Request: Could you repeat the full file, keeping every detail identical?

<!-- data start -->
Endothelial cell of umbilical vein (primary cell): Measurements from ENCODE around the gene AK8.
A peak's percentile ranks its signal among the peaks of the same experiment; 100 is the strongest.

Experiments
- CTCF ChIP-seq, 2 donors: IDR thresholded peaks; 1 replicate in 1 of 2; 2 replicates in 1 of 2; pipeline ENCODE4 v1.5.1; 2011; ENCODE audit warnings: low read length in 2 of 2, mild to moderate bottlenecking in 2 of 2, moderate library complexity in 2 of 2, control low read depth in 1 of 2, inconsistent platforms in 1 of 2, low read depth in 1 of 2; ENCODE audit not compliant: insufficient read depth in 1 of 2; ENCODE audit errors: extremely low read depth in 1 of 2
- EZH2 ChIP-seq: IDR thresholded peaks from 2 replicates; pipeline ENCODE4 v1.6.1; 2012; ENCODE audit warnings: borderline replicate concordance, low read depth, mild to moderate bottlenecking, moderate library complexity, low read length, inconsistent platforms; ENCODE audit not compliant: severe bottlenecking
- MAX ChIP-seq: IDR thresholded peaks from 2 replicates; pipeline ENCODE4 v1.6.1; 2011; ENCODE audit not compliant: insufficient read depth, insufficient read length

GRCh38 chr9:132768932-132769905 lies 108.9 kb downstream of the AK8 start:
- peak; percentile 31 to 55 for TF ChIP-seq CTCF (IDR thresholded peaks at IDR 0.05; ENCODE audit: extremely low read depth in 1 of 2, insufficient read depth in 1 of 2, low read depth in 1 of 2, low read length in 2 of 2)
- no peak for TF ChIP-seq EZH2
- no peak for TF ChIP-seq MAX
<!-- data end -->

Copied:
Endothelial cell of umbilical vein (primary cell): Measurements from ENCODE around the gene AK8.
A peak's percentile ranks its signal among the peaks of the same experiment; 100 is the strongest.

Experiments
- CTCF ChIP-seq, 2 donors: IDR thresholded peaks; 1 replicate in 1 of 2; 2 replicates in 1 of 2; pipeline ENCODE4 v1.5.1; 2011; ENCODE audit warnings: low read length in 2 of 2, mild to moderate bottlenecking in 2 of 2, moderate library complexity in 2 of 2, control low read depth in 1 of 2, inconsistent platforms in 1 of 2, low read depth in 1 of 2; ENCODE audit not compliant: insufficient read depth in 1 of 2; ENCODE audit errors: extremely low read depth in 1 of 2
- EZH2 ChIP-seq: IDR thresholded peaks from 2 replicates; pipeline ENCODE4 v1.6.1; 2012; ENCODE audit warnings: borderline replicate concordance, low read depth, mild to moderate bottlenecking, moderate library complexity, low read length, inconsistent platforms; ENCODE audit not compliant: severe bottlenecking
- MAX ChIP-seq: IDR thresholded peaks from 2 replicates; pipeline ENCODE4 v1.6.1; 2011; ENCODE audit not compliant: insufficient read depth, insufficient read length

GRCh38 chr9:132768932-132769905 lies 108.9 kb downstream of the AK8 start:
- peak; percentile 31 to 55 for TF ChIP-seq CTCF (IDR thresholded peaks at IDR 0.05; ENCODE audit: extremely low read depth in 1 of 2, insufficient read depth in 1 of 2, low read depth in 1 of 2, low read length in 2 of 2)
- no peak for TF ChIP-seq EZH2
- no peak for TF ChIP-seq MAX